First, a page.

But saying ‘men like Rick Perry absolutely have blood on their hands’ in my mind is equally dispicable. Why does he have blood on his hands? Because he adheres to a religious belief? Or is he out there advocating for wholesale LGBT slaughter and somehow the NYT missed it?

          Its a very seductive notion to ascribe the worst motives to those with whom you disagree politically. And for a passionate personal issue like this it’s even more seductive.

          But there is a grand canyon-wide gap between people who disagree with your position politically and people who actively discriminate, murder, rape, etc. You could make an argument that the latter is exclusively a subset of the former, and I might agree with you. But you can’t equate the two politically or morally.

          In my opinion statements like yours don’t tend to persuade people, they tend to entrench them more deeply in their current positions. If the LGBT community desires broader acceptance – which it will eventually receive, struggles like this tend to be multi-generational – it should shy away from saying things like ‘Rick Perry is going to kill me’ when that’s clearly not the case.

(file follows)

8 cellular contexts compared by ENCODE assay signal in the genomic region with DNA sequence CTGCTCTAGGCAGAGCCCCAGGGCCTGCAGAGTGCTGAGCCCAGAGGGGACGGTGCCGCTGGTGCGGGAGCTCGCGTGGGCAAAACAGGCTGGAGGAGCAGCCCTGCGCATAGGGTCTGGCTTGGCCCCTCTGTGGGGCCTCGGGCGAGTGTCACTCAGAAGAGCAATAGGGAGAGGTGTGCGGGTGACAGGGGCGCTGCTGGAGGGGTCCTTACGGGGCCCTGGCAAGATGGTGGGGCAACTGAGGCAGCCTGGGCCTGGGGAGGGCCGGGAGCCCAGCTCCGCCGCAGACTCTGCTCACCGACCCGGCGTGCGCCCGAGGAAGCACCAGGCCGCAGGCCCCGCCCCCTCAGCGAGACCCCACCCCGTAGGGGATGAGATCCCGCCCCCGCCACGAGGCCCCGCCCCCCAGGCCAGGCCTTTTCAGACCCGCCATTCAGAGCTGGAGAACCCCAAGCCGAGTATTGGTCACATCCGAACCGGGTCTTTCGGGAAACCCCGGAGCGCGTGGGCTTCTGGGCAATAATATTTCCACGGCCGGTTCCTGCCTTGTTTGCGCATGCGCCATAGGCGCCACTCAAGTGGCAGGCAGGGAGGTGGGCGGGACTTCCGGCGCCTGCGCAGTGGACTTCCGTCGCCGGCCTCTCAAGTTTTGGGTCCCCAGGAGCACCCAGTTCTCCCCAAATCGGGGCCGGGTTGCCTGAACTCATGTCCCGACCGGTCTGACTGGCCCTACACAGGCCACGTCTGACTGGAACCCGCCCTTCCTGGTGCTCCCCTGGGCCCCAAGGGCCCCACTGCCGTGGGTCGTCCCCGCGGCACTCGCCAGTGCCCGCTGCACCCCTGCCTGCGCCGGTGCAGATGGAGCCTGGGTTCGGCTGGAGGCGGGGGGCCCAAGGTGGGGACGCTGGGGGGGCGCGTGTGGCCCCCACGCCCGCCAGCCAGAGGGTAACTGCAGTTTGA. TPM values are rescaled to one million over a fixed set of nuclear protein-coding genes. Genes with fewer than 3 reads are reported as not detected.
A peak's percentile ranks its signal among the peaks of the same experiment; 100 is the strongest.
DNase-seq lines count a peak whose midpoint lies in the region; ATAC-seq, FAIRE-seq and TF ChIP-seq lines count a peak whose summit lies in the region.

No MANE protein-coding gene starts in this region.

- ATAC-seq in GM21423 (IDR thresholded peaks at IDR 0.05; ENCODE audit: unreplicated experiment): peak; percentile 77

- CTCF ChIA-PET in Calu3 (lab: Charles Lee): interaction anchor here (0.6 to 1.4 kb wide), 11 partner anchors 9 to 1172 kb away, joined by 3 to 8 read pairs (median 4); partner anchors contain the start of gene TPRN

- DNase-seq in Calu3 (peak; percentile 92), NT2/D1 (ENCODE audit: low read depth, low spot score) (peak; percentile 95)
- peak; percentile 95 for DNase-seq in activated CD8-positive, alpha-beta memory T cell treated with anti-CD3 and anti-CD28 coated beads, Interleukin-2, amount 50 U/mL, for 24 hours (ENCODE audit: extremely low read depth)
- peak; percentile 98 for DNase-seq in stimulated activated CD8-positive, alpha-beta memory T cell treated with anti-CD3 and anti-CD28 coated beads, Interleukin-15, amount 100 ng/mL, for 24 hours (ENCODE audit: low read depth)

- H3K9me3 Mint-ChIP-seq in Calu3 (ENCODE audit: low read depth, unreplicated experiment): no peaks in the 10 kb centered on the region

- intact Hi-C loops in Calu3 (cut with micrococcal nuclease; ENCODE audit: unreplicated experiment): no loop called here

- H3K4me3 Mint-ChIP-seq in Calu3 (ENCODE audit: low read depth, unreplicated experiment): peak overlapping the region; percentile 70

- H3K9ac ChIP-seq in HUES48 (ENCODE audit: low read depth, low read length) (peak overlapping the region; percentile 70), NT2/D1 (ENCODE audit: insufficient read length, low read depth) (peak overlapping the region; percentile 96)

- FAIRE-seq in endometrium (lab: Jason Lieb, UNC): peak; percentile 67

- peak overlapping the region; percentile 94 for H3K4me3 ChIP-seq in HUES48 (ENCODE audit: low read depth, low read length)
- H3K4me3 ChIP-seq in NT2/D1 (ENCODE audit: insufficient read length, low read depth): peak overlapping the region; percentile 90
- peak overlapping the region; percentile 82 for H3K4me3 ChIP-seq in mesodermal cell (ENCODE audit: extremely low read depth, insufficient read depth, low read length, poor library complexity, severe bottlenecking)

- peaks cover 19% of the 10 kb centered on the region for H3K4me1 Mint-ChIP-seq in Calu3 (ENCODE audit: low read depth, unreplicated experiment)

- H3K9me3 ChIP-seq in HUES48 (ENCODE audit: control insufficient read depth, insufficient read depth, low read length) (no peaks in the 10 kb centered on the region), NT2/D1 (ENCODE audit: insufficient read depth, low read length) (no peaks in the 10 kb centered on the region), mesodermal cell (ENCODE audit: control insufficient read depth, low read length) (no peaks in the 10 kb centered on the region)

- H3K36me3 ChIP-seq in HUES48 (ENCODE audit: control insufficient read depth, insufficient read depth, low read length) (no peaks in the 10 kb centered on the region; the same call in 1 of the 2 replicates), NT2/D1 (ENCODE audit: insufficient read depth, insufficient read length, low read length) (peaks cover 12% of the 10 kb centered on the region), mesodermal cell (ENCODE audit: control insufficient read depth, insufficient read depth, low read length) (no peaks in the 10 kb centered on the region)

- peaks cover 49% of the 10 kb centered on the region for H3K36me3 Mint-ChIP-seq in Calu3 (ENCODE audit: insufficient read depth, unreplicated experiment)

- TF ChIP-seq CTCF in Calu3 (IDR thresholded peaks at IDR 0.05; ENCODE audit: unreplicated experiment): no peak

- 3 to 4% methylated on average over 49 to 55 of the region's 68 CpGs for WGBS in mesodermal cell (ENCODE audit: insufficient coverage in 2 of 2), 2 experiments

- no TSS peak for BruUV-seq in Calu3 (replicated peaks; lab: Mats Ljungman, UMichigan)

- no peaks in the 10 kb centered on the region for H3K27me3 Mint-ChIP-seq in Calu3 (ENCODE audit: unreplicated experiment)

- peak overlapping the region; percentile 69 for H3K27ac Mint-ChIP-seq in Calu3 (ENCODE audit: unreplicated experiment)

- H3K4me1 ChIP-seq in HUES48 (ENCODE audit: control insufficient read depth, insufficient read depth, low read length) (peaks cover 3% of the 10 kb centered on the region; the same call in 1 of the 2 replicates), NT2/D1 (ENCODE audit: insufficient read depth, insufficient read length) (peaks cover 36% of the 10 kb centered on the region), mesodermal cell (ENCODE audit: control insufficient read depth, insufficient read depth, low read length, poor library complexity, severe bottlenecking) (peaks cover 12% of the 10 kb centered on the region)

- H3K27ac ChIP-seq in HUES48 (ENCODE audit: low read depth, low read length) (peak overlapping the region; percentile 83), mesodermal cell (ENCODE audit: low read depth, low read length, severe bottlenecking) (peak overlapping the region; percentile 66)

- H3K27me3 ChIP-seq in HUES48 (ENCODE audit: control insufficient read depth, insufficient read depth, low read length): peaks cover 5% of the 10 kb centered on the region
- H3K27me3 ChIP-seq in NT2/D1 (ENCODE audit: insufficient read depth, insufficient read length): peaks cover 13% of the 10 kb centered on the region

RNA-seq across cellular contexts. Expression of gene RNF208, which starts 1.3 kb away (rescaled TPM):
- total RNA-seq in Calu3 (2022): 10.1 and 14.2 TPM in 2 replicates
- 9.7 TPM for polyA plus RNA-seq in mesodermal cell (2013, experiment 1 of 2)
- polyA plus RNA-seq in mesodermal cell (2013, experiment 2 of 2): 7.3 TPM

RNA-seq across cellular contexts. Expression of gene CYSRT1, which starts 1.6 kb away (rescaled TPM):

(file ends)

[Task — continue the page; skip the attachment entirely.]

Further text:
1. I’m not actually trying to persuade anyone. This isn’t an issue of appropriate tactics for persuading people to not vote for Rick Perry, because I’m on a website where pretty much no one is actually going to vote for him.

            The reason I’m saying “he has blood on his hands” is because the bigoted positions that leaders of the right take directly support the mentalities that lead to the actual murder of people. You know: real people, getting murdered, in real life. When people in positions of power deliberately adopt a stance that certain kinds of people are sick, flawed, inferior, sub-human, THAT is what allows other people to feel justified in assaulting or killing those kinds of people. That’s why he has blood on his hands.